For our readers in the UK, all of this may sound vaguely familiar. I lived in London from 2005 to 2008 when there was much talk about the 2012 London Olympic Games. There was, inevitably, a vocal minority of negativity until the opening ceremony but in the end the event transformed into a symbol of embracing and celebrating British diversity, definitely producing a feel-good atmosphere. Four years later, the United Kingdom has now voted for Brexit, leaving a lot of people questioning what happened during the past four years to reverse the trend. Were the Olympics a London only phenomenon from the outset? More and more cities, including Boston and Rome, are starting to remove themselves from the list of aspirants to host the 2024 Games, and questions such as the significance of the modern Olympics as not only an athletic but also a social and cultural event, test the relationship between big cities and the rest of the country. These gaps need to be addressed and answered.
The Sainsbury Institute has its own project towards this goal. Under the title ‘Tokyo Futures: 1868-2020,’ in collaboration with the University of the Arts London, Research Centre for Transnational Art, Identity and Nations (TrAIN), the Meiji Jingu International Research Institute, and the School of African and Oriental Studies, University of London, last year we held six consecutive lectures, three in the UK and three in Japan. The lectures explored how the concepts of nature, city and arts played a vital role in the modernisation of Meiji Japan and the formation of Japanese national identity. We tried to connect these themes to how the people of Japan regard the 2020 Olympic Games as a process which may or may not help Japan to reassess its role and place in the world.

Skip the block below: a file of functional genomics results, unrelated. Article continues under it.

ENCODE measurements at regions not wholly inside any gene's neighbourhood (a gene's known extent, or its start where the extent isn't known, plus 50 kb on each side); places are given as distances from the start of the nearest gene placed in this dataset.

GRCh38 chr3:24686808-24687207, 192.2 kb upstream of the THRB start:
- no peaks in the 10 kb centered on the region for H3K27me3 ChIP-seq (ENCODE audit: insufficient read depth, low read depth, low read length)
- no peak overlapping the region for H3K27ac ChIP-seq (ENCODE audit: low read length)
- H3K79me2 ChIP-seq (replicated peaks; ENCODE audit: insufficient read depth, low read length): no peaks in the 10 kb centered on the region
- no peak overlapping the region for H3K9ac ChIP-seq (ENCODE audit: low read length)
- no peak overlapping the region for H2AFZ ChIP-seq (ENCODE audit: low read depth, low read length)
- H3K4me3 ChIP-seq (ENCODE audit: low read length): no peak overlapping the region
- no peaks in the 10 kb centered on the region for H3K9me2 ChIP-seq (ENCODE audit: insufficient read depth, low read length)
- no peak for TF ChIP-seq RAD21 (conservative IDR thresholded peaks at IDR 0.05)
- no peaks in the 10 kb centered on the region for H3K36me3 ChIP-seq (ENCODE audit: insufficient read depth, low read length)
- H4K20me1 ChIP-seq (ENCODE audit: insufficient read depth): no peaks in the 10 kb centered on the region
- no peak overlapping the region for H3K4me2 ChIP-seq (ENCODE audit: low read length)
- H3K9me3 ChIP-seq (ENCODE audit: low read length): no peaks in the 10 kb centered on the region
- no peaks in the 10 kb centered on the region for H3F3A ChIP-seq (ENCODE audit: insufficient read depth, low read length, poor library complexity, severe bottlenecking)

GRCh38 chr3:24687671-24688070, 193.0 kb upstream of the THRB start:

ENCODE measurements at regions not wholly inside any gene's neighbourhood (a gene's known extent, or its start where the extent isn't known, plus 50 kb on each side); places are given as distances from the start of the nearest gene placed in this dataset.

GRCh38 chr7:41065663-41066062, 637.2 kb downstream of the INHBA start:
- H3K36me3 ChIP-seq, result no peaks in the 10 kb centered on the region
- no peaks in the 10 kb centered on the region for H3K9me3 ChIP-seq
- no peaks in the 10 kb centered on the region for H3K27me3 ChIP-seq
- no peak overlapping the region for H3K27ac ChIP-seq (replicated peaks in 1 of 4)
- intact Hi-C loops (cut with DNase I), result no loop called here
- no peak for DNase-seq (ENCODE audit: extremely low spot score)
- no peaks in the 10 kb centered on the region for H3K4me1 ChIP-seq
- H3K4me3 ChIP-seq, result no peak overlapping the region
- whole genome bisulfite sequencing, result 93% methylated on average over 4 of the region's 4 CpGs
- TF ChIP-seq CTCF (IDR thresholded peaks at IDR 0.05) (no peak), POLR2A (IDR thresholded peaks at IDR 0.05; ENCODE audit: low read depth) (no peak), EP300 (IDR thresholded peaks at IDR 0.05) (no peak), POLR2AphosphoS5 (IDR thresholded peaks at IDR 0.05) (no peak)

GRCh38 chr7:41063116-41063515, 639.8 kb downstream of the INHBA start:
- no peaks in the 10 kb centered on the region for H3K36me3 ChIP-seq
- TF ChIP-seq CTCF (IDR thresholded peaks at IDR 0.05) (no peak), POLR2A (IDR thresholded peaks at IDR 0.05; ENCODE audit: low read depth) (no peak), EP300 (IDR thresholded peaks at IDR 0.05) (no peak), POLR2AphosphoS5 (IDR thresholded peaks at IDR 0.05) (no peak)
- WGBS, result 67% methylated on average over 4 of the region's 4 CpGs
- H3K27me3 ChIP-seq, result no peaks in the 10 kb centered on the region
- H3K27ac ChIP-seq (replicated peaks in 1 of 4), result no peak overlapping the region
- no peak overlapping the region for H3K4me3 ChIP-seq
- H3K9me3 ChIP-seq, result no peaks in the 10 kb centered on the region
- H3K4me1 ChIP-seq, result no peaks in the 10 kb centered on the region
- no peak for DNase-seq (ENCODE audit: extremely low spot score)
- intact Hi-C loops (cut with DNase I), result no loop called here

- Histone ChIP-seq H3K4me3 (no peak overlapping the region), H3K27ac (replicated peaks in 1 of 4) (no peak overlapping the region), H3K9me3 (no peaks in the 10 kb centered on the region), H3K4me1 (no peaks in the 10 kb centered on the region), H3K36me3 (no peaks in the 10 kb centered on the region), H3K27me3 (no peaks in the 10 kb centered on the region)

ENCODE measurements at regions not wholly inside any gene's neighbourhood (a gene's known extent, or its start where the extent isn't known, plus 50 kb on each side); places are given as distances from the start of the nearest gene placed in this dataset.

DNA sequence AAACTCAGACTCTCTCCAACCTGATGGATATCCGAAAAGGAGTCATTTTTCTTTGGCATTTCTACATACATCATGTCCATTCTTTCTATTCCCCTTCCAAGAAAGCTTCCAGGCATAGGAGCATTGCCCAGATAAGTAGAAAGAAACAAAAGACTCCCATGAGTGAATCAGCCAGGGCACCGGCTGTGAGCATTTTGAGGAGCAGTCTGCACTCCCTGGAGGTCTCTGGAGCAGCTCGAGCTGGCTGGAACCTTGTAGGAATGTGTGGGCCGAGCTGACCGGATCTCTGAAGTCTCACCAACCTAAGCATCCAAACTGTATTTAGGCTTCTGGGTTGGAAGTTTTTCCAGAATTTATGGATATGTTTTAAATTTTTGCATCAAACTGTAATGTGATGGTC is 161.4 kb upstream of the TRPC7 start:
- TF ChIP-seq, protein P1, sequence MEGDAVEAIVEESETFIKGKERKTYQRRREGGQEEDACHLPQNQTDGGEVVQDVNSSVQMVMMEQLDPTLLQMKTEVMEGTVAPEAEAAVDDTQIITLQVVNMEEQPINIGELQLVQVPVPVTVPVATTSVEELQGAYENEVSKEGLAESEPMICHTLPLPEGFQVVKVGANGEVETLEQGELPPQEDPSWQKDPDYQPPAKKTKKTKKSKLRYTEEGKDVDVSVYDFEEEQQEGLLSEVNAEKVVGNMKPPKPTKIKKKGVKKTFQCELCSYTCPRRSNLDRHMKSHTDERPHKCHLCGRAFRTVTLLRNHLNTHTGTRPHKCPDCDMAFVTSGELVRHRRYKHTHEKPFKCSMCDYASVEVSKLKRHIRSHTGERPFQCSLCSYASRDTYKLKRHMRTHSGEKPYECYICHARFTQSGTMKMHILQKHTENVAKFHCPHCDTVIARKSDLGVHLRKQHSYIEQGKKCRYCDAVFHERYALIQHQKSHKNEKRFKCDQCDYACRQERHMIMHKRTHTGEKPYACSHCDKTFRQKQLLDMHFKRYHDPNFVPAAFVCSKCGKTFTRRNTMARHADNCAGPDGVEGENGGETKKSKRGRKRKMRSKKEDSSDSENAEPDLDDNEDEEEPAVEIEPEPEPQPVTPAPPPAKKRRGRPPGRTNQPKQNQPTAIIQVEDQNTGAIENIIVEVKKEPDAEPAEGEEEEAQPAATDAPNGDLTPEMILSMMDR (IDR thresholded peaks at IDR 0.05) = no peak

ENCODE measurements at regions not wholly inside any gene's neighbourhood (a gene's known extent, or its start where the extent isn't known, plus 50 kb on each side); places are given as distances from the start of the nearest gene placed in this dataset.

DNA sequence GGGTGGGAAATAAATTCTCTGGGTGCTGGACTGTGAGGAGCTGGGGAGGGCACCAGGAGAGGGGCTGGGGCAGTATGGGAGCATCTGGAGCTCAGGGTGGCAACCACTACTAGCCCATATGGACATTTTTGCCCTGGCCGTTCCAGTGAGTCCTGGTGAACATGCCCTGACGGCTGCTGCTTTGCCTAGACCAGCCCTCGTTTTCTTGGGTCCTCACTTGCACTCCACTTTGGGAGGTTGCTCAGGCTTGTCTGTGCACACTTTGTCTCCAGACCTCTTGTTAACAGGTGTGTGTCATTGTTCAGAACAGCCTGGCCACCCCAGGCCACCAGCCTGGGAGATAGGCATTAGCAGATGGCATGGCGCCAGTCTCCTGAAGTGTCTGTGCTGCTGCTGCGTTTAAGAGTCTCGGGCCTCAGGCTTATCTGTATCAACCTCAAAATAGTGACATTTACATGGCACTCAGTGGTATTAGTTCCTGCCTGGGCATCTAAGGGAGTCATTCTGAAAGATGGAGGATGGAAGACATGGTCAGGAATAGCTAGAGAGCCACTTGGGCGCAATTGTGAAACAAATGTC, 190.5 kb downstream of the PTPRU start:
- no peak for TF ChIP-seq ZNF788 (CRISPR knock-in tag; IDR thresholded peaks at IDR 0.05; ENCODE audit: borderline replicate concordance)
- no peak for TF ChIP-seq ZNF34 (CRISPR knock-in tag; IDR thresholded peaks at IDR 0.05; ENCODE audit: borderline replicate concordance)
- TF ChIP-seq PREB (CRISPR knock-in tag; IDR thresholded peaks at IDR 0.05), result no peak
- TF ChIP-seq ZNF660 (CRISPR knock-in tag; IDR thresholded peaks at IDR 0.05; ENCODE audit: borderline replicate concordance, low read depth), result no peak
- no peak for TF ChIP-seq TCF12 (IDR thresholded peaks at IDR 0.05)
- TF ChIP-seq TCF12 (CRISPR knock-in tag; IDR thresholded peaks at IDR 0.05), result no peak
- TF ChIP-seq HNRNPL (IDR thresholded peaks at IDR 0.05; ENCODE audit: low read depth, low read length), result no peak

After completing the first stage, as the second stage of this project, just last month on 22 October we hosted an international symposium ‘Tokyo Futures 1868-2020: City of Symbiosis?’ at the Meiji Jingu Shrine. Over 200 people came to the event where we considered the outcome of the first stage by linking the three elements together – nature, city and arts – to debate whether Tokyo could become a city of symbiosis or not. Two keynote speeches were delivered by Professor Jeremy Till, Head of Central Saint Martin and Pro-Vice-Chancellor of University of the Arts London and Professor Ken Tadashi Oshima from the University of Washington. These talks were followed by a panel discussion titled ‘City of Festivity: Tokyo 2020’ with the addition of another academic, Professor Kuroishi Izumi from Aoyama Gakuin Univeristy and a prominent artist, Nawa Kohei. The event covered an array of issues but focused on several key items, as identified by the moderator of the panel discussion and leader of this project, Professor Toshio Watanabe of TrAIN. He noted, in particular, (1) the importance of the relationship between Tokyo and the regions, with particular consideration given to the regions hit by the earthquake and tsunami, (2) the importance of looking at festivities as an extension of daily life, (3) the importance of participation by the people who breathe life into infrastructures and buildings, and (4) the significance of securing what can be labeled as a ‘ public space’ within the cities.
We intend to move this project to the third stage with an international symposium in London next year. The focus at that time will be the residents of Tokyo and the question we will ask is: ‘Who are the people making up Tokyo in 2020 and beyond in 2050?’ As we move towards Brexit, whatever it means and whatever shape it takes, this question is also a relevant for London and the UK in general, meaning who will be the people that constitute this country in the years and decades to come and how will its culture evolve? Watch this space for answers and we hope to see you at the event next year.